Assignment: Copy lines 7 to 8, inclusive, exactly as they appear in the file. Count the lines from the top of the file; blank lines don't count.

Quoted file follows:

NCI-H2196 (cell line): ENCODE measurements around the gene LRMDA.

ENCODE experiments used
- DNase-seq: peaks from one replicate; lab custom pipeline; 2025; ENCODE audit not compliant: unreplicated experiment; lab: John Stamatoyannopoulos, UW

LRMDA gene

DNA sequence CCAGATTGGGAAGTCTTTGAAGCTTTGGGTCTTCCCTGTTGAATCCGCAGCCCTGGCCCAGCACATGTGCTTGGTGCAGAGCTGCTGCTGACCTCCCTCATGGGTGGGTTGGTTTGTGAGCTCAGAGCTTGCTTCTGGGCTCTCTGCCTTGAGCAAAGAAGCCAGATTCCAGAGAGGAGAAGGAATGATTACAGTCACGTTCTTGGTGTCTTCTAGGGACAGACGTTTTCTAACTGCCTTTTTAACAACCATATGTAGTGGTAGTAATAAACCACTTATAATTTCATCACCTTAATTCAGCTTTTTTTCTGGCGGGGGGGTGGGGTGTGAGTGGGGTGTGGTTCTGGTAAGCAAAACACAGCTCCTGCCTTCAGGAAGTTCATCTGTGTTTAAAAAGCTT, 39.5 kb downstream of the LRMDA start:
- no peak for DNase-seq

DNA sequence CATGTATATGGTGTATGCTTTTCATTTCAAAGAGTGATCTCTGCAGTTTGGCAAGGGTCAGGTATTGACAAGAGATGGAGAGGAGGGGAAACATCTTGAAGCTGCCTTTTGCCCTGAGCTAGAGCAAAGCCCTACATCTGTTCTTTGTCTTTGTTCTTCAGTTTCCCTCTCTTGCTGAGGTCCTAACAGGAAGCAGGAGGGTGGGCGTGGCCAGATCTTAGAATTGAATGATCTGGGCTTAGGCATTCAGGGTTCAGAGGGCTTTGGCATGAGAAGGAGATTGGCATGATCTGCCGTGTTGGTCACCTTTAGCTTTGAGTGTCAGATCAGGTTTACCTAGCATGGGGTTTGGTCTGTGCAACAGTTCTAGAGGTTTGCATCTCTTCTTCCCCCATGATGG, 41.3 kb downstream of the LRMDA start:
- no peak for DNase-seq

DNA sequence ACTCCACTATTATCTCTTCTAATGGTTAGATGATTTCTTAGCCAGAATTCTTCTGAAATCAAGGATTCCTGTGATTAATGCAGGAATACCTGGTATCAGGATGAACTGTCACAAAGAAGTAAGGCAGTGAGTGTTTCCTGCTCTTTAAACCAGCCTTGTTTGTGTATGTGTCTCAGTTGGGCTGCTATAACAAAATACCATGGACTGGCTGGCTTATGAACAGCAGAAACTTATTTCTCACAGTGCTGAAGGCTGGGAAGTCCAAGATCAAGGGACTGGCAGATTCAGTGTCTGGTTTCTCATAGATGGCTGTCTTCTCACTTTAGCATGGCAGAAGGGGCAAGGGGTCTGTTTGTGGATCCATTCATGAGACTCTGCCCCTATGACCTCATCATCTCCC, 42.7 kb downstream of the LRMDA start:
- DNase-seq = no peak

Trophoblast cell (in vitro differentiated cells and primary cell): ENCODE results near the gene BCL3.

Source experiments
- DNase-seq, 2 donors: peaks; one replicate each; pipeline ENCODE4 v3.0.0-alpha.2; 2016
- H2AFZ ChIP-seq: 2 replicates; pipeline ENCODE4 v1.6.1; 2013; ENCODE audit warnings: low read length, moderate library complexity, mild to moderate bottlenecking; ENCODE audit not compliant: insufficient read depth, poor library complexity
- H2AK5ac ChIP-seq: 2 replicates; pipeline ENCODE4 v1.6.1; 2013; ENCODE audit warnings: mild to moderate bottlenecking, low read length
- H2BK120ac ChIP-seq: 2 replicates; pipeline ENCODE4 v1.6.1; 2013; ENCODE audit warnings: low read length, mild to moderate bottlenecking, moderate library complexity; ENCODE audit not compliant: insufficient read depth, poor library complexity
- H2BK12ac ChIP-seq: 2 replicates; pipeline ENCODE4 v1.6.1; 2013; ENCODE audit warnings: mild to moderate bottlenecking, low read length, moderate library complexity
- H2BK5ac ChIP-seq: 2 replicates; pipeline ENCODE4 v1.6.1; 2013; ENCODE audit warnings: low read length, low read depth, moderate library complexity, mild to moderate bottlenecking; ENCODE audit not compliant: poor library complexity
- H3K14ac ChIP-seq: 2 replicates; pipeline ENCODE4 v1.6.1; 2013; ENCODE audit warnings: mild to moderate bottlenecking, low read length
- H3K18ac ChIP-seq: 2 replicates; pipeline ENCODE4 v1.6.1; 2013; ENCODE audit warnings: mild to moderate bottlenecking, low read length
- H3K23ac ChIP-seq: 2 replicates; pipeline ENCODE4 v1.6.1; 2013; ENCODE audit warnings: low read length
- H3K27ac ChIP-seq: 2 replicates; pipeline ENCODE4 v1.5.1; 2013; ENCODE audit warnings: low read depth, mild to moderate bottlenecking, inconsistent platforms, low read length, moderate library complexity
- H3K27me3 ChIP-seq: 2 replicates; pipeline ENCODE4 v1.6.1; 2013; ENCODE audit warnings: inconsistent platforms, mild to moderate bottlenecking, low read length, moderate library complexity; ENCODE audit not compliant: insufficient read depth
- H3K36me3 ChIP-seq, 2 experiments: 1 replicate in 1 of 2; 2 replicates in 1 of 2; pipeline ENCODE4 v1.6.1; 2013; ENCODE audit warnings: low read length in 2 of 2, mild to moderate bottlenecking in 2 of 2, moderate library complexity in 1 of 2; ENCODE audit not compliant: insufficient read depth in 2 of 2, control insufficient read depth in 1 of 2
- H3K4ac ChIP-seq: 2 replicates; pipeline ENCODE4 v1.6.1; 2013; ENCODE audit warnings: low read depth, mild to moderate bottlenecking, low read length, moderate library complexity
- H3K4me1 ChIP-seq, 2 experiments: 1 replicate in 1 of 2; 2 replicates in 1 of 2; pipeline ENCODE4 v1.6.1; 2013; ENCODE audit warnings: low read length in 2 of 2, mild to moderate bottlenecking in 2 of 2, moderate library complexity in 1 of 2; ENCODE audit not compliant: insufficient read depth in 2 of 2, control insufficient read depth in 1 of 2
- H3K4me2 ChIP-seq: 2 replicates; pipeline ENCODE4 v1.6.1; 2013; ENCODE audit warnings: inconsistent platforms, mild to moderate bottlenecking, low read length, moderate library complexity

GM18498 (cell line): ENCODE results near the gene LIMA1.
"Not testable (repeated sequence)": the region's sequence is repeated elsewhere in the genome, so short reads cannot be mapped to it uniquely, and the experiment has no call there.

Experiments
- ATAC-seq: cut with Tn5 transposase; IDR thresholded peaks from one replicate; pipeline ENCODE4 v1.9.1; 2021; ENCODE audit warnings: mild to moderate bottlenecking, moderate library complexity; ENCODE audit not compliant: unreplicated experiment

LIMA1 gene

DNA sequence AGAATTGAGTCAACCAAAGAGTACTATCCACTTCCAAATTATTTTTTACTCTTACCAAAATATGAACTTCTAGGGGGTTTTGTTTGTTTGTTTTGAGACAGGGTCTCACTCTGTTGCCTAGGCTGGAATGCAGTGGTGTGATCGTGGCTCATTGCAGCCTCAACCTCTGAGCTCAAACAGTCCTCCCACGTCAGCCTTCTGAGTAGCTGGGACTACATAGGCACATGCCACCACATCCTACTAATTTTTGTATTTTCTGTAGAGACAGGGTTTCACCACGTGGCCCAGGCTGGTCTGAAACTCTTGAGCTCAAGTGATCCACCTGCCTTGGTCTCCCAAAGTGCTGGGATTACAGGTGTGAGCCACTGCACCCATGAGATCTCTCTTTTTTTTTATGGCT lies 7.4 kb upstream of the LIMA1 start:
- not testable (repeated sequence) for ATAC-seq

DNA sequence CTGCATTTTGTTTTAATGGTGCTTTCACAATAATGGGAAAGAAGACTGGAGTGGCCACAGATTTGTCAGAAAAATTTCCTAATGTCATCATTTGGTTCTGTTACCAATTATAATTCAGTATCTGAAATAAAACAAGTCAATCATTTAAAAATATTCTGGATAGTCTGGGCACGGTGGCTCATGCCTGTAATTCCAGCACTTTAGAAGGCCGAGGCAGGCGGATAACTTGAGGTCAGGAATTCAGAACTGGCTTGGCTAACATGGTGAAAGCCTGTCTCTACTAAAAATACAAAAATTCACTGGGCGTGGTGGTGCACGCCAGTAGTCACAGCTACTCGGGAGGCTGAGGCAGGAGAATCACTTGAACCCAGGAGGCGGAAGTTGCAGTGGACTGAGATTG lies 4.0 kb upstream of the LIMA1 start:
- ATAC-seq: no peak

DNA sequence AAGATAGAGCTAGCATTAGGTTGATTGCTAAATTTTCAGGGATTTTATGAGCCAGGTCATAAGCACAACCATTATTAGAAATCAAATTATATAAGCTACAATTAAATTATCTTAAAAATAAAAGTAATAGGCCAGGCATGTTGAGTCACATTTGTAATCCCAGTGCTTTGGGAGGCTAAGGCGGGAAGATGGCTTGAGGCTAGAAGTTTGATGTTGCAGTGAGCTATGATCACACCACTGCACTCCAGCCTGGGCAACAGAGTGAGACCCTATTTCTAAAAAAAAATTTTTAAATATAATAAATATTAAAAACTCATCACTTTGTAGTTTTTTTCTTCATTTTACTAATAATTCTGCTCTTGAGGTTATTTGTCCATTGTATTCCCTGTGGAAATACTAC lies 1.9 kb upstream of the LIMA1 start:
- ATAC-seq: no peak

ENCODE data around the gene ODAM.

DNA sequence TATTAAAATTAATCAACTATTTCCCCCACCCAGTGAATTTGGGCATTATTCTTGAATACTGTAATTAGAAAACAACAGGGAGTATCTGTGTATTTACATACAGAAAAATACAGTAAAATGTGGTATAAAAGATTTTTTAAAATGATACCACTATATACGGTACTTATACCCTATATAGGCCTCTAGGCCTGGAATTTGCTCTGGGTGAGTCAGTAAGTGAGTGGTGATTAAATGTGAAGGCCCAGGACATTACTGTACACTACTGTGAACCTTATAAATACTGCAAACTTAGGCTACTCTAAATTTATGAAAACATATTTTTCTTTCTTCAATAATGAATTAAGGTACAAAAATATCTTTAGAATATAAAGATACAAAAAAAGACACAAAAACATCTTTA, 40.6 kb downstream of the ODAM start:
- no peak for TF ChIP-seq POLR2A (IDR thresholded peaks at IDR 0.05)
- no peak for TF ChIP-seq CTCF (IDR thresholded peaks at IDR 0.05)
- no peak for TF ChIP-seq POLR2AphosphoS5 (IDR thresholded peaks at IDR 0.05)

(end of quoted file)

DNA sequence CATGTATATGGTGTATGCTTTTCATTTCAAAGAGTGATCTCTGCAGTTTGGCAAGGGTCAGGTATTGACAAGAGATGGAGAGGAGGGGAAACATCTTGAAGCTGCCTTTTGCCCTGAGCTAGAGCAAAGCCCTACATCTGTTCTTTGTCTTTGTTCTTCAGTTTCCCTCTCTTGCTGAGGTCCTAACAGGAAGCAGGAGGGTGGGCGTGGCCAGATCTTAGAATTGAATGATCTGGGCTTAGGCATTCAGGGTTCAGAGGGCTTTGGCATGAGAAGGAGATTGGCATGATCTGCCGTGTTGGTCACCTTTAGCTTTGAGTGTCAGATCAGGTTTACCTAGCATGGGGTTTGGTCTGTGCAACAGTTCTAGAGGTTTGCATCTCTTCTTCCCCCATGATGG, 41.3 kb downstream of the LRMDA start:
- no peak for DNase-seq